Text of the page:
Exercise places your body under substantial stress but that stress is necessary for your body to adapt and change to occur. Just as your body has to be stressed to change, it needs adequate time for exercise recovery as well. Without adequate recovery, your body can’t completely repair the microscopic damage that muscle fibers sustain so that growth can occur. A number of factors can impact how quickly your muscles recover from exercise. Here are some you should know about.
Recovery is Quicker for Steady-State Exercise
When you work out at a steady pace, below your lactate threshold, exercise recovery is more rapid than with high-intensity workouts since there’s no build-up of lactate. When you do high-intensity exercise, recovery is more prolonged since your body has to remove lactate, oxidize it or send it to the liver to be converted to glycogen. Your core body temperature will be higher after high-intensity exercise and it takes longer for your body to cool, your heart rate and respiration to slow and the more substantial oxygen debt to be repaid.
After high-intensity exercise, there are higher levels of catecholamines in your blood as well as more growth hormone than with steady-state exercise below your lactate threshold. The extra energy that must be expended to bring your body back to its baseline is called EPOC or the after-burn effect. You may recover quickly from steady-state exercise, but your body will make adjustments for hours, and some say days, after a high-intensity workout. This uses more energy. That’s why some studies suggest that high-intensity exercise is so effective for fat loss.
What about recovery from resistance training? Intensity matters here too. If you lift heavy, do super-slow sets or lift to near failure, your muscles need more recovery time than if you train lighter and do more reps. You’ll break more fibers with intense strength workouts, meaning your muscles need more time to recover, as much as 3 days.
The Impact of Age on Recovery Time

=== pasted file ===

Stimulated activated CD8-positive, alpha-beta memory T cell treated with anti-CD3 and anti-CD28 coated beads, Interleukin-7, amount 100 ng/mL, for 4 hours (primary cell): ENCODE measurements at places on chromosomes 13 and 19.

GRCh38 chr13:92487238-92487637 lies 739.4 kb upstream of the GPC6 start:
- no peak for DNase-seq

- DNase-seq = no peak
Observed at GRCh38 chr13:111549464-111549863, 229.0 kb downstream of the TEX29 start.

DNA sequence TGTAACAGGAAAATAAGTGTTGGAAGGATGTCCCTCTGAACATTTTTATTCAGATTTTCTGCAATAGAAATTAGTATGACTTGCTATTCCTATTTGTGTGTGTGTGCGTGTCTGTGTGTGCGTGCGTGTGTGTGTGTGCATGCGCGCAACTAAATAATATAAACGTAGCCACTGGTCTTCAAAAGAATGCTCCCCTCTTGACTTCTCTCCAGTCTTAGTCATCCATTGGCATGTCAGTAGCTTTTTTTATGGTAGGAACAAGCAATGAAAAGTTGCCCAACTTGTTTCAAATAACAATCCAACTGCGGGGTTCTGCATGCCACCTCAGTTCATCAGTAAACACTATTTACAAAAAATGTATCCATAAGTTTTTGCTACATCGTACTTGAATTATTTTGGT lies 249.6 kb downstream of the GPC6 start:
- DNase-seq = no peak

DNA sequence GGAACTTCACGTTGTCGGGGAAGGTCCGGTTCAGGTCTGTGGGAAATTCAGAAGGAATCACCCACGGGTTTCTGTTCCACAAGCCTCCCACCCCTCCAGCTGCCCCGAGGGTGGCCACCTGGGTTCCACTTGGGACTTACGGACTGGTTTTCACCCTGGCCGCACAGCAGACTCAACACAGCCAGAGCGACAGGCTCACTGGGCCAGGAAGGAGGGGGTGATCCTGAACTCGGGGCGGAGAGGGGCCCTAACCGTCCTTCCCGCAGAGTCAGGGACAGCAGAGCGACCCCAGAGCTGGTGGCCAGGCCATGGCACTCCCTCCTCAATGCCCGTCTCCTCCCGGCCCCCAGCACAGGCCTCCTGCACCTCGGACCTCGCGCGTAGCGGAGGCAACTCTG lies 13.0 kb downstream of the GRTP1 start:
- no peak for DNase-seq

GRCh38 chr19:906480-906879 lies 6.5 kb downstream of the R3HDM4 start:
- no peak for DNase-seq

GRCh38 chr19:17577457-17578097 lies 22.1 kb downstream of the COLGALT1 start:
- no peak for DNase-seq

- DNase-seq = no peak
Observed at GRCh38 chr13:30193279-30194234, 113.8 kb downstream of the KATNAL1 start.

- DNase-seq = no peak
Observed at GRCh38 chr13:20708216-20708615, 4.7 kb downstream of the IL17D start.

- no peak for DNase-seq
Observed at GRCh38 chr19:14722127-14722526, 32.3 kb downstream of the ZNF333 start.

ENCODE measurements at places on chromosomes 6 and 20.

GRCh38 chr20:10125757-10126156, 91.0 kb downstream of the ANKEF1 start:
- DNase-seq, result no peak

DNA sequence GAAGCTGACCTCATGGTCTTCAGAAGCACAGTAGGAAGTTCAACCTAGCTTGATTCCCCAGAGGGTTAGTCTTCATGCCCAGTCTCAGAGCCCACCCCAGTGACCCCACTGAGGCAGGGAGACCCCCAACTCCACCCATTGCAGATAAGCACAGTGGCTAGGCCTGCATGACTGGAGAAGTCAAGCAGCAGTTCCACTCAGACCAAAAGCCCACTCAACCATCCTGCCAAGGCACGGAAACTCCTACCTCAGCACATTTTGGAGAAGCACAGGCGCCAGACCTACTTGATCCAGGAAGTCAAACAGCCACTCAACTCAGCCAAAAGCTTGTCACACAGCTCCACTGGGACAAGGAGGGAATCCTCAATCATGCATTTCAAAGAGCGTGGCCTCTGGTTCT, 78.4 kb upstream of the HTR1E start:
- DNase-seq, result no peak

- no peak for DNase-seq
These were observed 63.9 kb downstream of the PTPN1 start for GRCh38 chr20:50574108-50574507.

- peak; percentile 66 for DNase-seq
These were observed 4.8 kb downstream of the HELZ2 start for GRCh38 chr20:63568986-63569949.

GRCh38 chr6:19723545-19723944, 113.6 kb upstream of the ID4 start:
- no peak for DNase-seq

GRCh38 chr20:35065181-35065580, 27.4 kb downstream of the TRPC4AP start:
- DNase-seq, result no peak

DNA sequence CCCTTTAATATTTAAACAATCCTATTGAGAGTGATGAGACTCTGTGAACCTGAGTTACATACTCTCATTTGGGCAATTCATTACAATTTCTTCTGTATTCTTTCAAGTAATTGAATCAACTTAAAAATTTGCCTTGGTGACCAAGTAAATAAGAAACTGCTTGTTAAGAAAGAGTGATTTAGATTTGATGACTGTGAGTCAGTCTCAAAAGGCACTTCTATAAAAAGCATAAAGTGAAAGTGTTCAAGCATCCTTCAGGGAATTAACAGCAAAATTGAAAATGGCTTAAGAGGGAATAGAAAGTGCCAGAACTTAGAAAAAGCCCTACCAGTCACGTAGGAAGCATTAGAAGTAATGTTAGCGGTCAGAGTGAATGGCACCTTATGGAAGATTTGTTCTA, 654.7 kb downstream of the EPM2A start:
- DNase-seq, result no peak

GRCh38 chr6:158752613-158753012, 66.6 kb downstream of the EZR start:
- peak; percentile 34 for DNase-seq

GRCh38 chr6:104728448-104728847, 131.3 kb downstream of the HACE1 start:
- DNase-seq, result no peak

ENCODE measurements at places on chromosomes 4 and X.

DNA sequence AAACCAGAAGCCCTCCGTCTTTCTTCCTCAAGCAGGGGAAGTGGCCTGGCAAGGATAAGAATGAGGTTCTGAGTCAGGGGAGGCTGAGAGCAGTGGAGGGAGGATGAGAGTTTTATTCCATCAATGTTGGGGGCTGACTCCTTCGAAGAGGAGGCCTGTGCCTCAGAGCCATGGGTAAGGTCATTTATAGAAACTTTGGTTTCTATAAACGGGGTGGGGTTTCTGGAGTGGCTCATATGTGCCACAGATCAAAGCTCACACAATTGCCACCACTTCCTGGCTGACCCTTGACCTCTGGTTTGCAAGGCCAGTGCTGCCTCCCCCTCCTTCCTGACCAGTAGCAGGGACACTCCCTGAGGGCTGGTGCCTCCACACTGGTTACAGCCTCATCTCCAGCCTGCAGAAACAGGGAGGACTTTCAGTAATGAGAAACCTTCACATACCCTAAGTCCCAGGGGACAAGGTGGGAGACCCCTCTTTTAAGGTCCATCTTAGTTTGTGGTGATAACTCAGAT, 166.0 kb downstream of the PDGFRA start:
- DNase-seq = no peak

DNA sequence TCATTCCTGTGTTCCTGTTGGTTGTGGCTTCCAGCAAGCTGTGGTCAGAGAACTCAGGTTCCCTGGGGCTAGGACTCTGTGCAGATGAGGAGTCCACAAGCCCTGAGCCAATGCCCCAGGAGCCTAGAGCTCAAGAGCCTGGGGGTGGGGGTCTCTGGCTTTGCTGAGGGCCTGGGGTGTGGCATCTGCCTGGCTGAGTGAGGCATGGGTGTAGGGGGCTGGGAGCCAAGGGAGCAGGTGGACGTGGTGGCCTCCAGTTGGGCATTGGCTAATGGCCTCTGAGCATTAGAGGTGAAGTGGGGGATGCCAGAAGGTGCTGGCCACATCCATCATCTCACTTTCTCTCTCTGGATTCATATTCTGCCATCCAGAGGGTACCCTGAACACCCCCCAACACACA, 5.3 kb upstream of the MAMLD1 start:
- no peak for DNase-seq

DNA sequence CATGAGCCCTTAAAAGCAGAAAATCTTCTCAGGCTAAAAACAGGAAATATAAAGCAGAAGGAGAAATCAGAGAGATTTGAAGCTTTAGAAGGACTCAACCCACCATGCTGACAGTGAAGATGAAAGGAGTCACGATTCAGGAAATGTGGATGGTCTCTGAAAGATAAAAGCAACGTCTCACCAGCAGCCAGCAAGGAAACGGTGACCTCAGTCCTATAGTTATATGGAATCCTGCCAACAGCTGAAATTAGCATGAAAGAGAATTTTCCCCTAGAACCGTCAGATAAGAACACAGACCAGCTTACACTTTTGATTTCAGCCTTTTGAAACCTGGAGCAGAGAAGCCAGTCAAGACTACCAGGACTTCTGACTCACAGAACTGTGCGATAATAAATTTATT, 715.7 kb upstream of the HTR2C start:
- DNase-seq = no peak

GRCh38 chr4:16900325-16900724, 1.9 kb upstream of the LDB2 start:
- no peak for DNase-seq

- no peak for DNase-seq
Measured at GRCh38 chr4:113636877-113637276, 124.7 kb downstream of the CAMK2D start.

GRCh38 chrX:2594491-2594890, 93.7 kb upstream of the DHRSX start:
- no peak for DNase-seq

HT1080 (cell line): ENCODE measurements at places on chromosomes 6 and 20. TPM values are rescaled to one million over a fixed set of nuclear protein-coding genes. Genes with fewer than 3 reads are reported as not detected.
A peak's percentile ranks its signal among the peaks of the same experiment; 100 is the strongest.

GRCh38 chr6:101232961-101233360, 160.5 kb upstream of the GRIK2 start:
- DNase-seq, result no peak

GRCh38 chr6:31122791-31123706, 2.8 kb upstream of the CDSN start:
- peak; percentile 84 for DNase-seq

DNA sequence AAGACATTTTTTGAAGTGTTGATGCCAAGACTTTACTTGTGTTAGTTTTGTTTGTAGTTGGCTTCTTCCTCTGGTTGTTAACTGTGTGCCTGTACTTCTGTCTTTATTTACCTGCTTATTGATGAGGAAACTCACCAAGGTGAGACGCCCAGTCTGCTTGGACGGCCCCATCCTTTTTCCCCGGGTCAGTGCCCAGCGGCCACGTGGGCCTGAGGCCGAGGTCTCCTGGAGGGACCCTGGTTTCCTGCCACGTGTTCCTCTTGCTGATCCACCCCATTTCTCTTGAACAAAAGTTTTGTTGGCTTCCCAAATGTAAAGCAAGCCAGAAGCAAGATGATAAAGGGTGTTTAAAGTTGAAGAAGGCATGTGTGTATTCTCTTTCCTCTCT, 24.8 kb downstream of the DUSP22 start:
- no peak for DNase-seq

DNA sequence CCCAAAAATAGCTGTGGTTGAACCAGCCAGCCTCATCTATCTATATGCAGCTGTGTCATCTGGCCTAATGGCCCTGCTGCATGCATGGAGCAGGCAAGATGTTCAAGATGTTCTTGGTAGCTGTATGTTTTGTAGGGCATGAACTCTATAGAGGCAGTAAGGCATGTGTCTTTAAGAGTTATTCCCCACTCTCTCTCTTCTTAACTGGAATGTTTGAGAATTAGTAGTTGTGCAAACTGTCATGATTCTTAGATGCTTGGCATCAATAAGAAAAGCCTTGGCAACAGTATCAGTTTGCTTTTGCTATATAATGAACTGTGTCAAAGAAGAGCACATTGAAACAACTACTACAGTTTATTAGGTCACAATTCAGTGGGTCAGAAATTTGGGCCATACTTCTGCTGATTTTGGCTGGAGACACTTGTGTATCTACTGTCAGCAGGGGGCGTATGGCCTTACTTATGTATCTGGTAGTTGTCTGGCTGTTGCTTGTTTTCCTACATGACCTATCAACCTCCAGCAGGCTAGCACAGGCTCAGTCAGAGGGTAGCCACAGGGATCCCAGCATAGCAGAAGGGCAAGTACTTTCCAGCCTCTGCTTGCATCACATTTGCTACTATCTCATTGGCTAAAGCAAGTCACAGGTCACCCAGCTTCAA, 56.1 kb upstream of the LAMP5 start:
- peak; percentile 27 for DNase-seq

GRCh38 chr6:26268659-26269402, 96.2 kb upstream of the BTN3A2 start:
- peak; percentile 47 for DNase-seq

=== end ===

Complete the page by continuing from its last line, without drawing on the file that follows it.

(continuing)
The type of exercise you do, steady-state or high-intensity, is one factor that affects recovery time. Age is another. You need more time to recover from exercise as you grow older. A study published in the Journal of Gerontology showed that older men were slower in recovering after sub-maximal exercise in terms of how fast their heart rate came down and how quickly their body temperature returned to normal. Because of this, older people who work out are more prone to dehydration and heat stroke when exercising in a warm environment. On the other hand, hydration is important at any age!
What Muscles Are You Working?
In general, large muscle groups need more recovery time than smaller muscle groups. Smaller muscles like biceps and triceps may only need to recover for 48 hours whereas larger muscle groups like chest muscles, back muscles, and muscles in the lower body need longer. When you work larger muscle groups or do compound exercises, you’re recruiting more muscle groups. Thus, you need more recovery time due to greater stress and damage.
Cortisol and Exercise Recovery
Another factor that impacts exercise recovery is the hormone cortisol. Cortisol is released in response to stress including severe calorie restriction, overtraining and sleep deprivation. When cortisol levels are high, it creates a catabolic environment that makes it difficult for muscle fibers to recover, adapt and grow. That’s why you need adequate sleep and nutrition to build lean body mass and to maintain the lean body mass you have.
You can help your muscles recover by consuming a snack of protein and carbs within an hour after an exercise session. There’s a window period where your body is primed to use these macronutrients immediately after a workout. Eating a snack that contains carbs also helps to lower cortisol levels.
How Active Are You When You’re Not Working Out?
This is a factor many people don’t consider. If you have a very active job that requires lifting or other strenuous activity, you need to space your workouts out more to reduce fatigue. In this case, it’s also important to get adequate sleep and good nutrition to fuel all of the activity.
The Bottom Line?
Exercise recovery is vital for muscle growth. It’s during the times you’re resting between workouts that your muscles are growing and repairing. Make sure you’re giving them the rest time they need.
Journal of Gerontology. 2006, Vol. 61A, No. 1, 63–71.
Journal of Strength and Conditioning Research. (2008) 22(3): 1015-1024.
Current Opinion in Clinical Nutrition and Metabolic Care 2001, 4: 527-531.